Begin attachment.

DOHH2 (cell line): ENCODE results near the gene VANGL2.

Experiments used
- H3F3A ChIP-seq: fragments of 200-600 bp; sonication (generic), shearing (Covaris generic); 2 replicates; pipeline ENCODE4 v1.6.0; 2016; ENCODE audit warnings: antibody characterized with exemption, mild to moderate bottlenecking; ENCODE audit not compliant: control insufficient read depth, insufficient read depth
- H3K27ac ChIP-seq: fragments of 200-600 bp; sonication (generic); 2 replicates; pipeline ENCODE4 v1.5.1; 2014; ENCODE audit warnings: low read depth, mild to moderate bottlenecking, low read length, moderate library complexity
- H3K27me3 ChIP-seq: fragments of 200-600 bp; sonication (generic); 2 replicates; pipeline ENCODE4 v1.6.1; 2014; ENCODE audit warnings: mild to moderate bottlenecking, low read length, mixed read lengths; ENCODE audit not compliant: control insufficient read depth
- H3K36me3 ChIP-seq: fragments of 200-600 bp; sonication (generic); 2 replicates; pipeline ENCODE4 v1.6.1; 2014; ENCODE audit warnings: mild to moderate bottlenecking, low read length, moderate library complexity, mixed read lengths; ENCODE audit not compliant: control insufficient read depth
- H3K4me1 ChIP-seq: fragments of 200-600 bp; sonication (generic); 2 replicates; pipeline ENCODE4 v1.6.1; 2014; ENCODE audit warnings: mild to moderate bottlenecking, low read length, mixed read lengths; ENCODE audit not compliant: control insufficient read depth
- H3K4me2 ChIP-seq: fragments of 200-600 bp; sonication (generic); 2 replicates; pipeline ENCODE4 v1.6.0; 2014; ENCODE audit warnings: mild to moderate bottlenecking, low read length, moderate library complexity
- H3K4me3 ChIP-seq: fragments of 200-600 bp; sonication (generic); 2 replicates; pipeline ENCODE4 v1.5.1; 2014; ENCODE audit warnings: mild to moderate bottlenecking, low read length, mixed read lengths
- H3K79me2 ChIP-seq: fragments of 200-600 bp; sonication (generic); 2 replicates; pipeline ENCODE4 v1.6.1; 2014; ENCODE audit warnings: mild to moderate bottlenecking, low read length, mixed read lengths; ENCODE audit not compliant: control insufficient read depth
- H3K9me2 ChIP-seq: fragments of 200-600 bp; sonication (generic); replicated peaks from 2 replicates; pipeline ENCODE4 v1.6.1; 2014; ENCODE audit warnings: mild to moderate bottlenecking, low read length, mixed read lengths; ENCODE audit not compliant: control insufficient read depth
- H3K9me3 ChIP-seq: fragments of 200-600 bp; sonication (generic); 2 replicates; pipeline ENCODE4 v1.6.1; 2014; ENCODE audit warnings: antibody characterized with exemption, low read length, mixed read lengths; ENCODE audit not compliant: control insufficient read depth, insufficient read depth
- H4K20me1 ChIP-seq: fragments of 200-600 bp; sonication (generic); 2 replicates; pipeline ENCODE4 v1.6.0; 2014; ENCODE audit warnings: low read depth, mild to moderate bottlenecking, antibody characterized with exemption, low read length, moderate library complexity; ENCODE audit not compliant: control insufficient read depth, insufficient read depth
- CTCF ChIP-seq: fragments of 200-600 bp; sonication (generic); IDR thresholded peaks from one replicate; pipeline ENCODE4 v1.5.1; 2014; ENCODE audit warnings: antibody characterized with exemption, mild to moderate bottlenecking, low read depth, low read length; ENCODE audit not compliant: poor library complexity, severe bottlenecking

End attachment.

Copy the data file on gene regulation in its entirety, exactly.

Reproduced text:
DOHH2 (cell line): ENCODE results near the gene VANGL2.

Experiments used
- H3F3A ChIP-seq: fragments of 200-600 bp; sonication (generic), shearing (Covaris generic); 2 replicates; pipeline ENCODE4 v1.6.0; 2016; ENCODE audit warnings: antibody characterized with exemption, mild to moderate bottlenecking; ENCODE audit not compliant: control insufficient read depth, insufficient read depth
- H3K27ac ChIP-seq: fragments of 200-600 bp; sonication (generic); 2 replicates; pipeline ENCODE4 v1.5.1; 2014; ENCODE audit warnings: low read depth, mild to moderate bottlenecking, low read length, moderate library complexity
- H3K27me3 ChIP-seq: fragments of 200-600 bp; sonication (generic); 2 replicates; pipeline ENCODE4 v1.6.1; 2014; ENCODE audit warnings: mild to moderate bottlenecking, low read length, mixed read lengths; ENCODE audit not compliant: control insufficient read depth
- H3K36me3 ChIP-seq: fragments of 200-600 bp; sonication (generic); 2 replicates; pipeline ENCODE4 v1.6.1; 2014; ENCODE audit warnings: mild to moderate bottlenecking, low read length, moderate library complexity, mixed read lengths; ENCODE audit not compliant: control insufficient read depth
- H3K4me1 ChIP-seq: fragments of 200-600 bp; sonication (generic); 2 replicates; pipeline ENCODE4 v1.6.1; 2014; ENCODE audit warnings: mild to moderate bottlenecking, low read length, mixed read lengths; ENCODE audit not compliant: control insufficient read depth
- H3K4me2 ChIP-seq: fragments of 200-600 bp; sonication (generic); 2 replicates; pipeline ENCODE4 v1.6.0; 2014; ENCODE audit warnings: mild to moderate bottlenecking, low read length, moderate library complexity
- H3K4me3 ChIP-seq: fragments of 200-600 bp; sonication (generic); 2 replicates; pipeline ENCODE4 v1.5.1; 2014; ENCODE audit warnings: mild to moderate bottlenecking, low read length, mixed read lengths
- H3K79me2 ChIP-seq: fragments of 200-600 bp; sonication (generic); 2 replicates; pipeline ENCODE4 v1.6.1; 2014; ENCODE audit warnings: mild to moderate bottlenecking, low read length, mixed read lengths; ENCODE audit not compliant: control insufficient read depth
- H3K9me2 ChIP-seq: fragments of 200-600 bp; sonication (generic); replicated peaks from 2 replicates; pipeline ENCODE4 v1.6.1; 2014; ENCODE audit warnings: mild to moderate bottlenecking, low read length, mixed read lengths; ENCODE audit not compliant: control insufficient read depth
- H3K9me3 ChIP-seq: fragments of 200-600 bp; sonication (generic); 2 replicates; pipeline ENCODE4 v1.6.1; 2014; ENCODE audit warnings: antibody characterized with exemption, low read length, mixed read lengths; ENCODE audit not compliant: control insufficient read depth, insufficient read depth
- H4K20me1 ChIP-seq: fragments of 200-600 bp; sonication (generic); 2 replicates; pipeline ENCODE4 v1.6.0; 2014; ENCODE audit warnings: low read depth, mild to moderate bottlenecking, antibody characterized with exemption, low read length, moderate library complexity; ENCODE audit not compliant: control insufficient read depth, insufficient read depth
- CTCF ChIP-seq: fragments of 200-600 bp; sonication (generic); IDR thresholded peaks from one replicate; pipeline ENCODE4 v1.5.1; 2014; ENCODE audit warnings: antibody characterized with exemption, mild to moderate bottlenecking, low read depth, low read length; ENCODE audit not compliant: poor library complexity, severe bottlenecking